Project 1: Understanding the current process(es) under review and identifying improvements.

Project 2: Reviewing your firm’s systems to see if you can implement improved processes with the systems you already have available.

Project 3: If the outcome of project 2 is a ‘no’ then you will need to review the market, select a system and install it.

Project 4: Automating and implementing process improvements in the system you have available (including workflow development and staff training about how to use the new systems and processes).

Project 5: Monitoring post-implementation to make sure the new processes are being adopted and used properly.  Evidence for this will be your firm becoming more efficient which leads to a clear Return On Investment from the process improvement initiative.

To adopt the project management terminology for a moment, you will be running a Programme.


3. Adopt a programme management mindset

A Programme comprises several projects, each of which are related. The related projects are intended to achieve a significant change in an organisation.

For most process improvement initiatives I have run, I have adopted the mindset that I am running a programme rather than one large project.  I suggest you should too.

Breaking things down into individual projects will help you run the legal process improvement initiative much more effectively.  It will help put you in control.  Most important, it will help you deliver results.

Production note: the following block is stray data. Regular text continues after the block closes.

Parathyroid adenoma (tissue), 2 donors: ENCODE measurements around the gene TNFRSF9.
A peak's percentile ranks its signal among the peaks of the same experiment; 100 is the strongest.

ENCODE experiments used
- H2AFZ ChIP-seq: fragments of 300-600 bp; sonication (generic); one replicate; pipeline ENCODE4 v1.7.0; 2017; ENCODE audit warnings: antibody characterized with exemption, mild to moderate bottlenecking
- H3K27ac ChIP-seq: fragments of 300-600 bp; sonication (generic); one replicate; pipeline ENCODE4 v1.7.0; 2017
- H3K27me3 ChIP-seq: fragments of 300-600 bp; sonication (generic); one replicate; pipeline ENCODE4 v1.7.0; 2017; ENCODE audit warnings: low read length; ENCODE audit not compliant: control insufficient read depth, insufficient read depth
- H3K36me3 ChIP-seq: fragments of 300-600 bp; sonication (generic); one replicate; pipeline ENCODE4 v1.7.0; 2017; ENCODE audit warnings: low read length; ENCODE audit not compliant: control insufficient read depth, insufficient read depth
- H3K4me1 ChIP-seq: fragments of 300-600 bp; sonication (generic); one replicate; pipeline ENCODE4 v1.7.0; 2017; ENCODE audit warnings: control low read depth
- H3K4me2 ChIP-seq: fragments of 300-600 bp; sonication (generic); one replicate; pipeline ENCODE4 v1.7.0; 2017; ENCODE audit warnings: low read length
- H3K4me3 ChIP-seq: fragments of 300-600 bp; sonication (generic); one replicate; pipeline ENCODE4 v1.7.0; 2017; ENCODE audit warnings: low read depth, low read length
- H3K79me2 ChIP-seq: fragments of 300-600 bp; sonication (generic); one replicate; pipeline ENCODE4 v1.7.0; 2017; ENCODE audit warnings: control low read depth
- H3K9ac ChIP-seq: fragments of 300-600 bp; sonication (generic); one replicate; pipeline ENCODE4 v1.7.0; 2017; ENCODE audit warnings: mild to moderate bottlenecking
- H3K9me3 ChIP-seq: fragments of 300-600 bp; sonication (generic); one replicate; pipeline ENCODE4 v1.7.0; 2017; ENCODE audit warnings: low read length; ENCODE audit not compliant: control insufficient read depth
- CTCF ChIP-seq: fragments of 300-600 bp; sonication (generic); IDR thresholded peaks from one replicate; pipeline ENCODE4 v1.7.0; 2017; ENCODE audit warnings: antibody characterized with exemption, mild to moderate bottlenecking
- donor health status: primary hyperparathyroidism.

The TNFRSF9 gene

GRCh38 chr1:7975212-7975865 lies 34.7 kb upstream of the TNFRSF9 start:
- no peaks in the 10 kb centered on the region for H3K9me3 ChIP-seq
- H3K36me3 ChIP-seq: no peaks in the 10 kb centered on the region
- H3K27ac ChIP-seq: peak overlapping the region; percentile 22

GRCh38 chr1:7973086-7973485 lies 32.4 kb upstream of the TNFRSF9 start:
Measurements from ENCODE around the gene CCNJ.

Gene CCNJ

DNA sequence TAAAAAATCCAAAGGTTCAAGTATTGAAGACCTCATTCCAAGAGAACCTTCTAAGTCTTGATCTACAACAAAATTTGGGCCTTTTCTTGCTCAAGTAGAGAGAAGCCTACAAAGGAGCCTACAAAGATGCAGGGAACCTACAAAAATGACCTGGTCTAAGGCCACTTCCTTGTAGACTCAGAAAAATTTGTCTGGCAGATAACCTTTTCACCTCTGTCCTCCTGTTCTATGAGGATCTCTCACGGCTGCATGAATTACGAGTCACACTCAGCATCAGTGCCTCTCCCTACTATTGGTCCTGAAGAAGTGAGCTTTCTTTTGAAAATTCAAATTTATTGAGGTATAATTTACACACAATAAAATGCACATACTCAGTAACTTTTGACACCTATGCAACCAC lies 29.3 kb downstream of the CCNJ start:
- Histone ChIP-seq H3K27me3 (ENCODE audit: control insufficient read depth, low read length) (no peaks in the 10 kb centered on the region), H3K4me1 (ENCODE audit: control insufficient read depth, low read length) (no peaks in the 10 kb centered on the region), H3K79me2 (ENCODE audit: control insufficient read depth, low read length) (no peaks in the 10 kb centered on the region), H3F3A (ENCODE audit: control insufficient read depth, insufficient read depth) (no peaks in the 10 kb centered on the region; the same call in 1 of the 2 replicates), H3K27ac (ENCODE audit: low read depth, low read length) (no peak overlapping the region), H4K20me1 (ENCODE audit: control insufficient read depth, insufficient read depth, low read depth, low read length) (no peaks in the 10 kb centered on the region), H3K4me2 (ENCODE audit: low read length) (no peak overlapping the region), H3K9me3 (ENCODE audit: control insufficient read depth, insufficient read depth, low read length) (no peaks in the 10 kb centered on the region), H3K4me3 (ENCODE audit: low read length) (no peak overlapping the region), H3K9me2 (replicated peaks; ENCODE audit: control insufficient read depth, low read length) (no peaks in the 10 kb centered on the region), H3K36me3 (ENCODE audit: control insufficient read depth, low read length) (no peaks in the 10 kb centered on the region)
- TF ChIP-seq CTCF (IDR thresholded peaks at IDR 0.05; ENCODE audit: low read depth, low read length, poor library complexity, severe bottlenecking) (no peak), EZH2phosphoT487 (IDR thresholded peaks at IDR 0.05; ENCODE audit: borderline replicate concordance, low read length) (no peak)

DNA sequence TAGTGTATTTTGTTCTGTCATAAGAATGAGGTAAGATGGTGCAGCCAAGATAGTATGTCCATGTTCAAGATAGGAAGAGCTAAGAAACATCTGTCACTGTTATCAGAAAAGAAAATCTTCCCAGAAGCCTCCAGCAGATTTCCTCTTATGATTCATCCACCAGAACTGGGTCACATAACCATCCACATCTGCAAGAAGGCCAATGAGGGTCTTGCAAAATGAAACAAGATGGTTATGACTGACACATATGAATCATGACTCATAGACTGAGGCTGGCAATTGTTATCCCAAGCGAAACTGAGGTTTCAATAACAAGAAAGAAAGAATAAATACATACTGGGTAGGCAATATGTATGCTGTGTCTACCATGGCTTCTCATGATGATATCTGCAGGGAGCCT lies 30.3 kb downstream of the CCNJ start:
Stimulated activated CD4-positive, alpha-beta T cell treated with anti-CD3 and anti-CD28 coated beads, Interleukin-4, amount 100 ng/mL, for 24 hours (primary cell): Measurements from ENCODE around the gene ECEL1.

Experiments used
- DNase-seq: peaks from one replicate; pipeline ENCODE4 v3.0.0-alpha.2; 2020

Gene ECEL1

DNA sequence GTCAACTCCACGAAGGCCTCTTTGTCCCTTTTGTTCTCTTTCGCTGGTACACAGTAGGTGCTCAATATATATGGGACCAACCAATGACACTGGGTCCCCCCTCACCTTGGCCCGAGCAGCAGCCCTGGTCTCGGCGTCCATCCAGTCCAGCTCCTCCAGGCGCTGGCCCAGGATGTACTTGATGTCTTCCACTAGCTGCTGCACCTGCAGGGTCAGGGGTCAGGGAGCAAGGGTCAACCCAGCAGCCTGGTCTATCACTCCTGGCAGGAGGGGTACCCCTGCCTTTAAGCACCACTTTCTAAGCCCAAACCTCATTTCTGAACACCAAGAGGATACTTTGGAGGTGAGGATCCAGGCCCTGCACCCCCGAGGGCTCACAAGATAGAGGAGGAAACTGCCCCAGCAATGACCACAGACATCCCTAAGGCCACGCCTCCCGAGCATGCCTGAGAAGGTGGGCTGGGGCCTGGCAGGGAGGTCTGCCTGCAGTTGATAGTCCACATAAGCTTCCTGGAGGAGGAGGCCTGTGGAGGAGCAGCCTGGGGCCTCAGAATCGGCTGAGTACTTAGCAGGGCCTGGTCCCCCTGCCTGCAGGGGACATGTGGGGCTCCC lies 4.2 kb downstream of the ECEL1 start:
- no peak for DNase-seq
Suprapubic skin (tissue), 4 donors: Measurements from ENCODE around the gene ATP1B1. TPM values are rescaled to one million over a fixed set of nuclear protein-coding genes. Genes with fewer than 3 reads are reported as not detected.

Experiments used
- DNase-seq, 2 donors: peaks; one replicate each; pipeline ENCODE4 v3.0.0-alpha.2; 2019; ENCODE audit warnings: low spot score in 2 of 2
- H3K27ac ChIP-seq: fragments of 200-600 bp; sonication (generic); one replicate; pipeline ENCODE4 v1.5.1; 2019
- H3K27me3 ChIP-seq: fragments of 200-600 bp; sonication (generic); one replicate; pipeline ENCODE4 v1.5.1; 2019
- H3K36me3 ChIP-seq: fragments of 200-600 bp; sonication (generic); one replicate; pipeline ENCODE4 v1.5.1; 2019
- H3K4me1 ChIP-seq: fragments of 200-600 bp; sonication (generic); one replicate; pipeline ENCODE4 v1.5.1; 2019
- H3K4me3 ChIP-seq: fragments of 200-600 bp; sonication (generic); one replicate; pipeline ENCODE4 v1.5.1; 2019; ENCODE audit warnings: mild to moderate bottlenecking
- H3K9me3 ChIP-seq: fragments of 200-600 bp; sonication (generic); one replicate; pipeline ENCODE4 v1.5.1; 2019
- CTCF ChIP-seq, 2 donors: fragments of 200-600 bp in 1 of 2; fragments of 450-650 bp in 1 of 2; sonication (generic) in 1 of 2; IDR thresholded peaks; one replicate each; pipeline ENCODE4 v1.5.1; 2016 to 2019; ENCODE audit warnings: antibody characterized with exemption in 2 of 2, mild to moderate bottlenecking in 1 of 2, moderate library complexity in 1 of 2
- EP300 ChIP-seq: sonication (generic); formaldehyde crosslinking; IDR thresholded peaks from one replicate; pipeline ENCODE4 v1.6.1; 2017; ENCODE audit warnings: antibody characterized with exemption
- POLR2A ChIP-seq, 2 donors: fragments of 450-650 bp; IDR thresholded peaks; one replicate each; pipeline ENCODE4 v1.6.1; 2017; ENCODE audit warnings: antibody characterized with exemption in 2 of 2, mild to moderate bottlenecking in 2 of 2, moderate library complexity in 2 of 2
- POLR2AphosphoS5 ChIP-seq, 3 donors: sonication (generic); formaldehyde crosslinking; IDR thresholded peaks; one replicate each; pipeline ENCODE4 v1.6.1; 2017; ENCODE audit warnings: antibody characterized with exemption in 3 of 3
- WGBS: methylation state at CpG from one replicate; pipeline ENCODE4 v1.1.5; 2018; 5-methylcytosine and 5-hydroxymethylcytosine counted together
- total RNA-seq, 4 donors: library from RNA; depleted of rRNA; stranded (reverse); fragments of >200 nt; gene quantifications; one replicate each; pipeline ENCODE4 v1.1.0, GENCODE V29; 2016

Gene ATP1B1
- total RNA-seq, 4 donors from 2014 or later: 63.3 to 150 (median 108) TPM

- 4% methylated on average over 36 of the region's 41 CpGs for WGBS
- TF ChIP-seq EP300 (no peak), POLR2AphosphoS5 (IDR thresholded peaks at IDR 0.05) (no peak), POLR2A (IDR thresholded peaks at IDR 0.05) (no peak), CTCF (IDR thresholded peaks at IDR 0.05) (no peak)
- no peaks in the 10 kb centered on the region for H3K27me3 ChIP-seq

The absolute essential point of a programme management approach is that you need to look for inter-dependencies between projects and manage these properly.

To take the most obvious example by way of illustration: ‘future state’ process maps (i.e the maps which show the new and improved processes) must be very detailed if they are to be implemented in a workflow automation system.

In theory a workflow developer should be able to take the future state maps and create an initial working system from the maps alone.  The detailed process maps are the inter-dependencies between the process mapping and I.T implementation projects.

To manage these inter-dependencies, and so much else, you need to be prepared to work alongside people with a wide range of skills and experience (see below).

I also think you need to understand the work that needs to be done in each project for each to succeed.  You may not need to know all the detail all the time, but you must be prepared to quickly dive into detail as and when required.

Another useful aspect of a programme management approach is that it encourages more clearly defined stage gates, where go / no-go decisions can be taken.  The most obvious stage gates are at the end of each project, although you can have stage gates within projects too.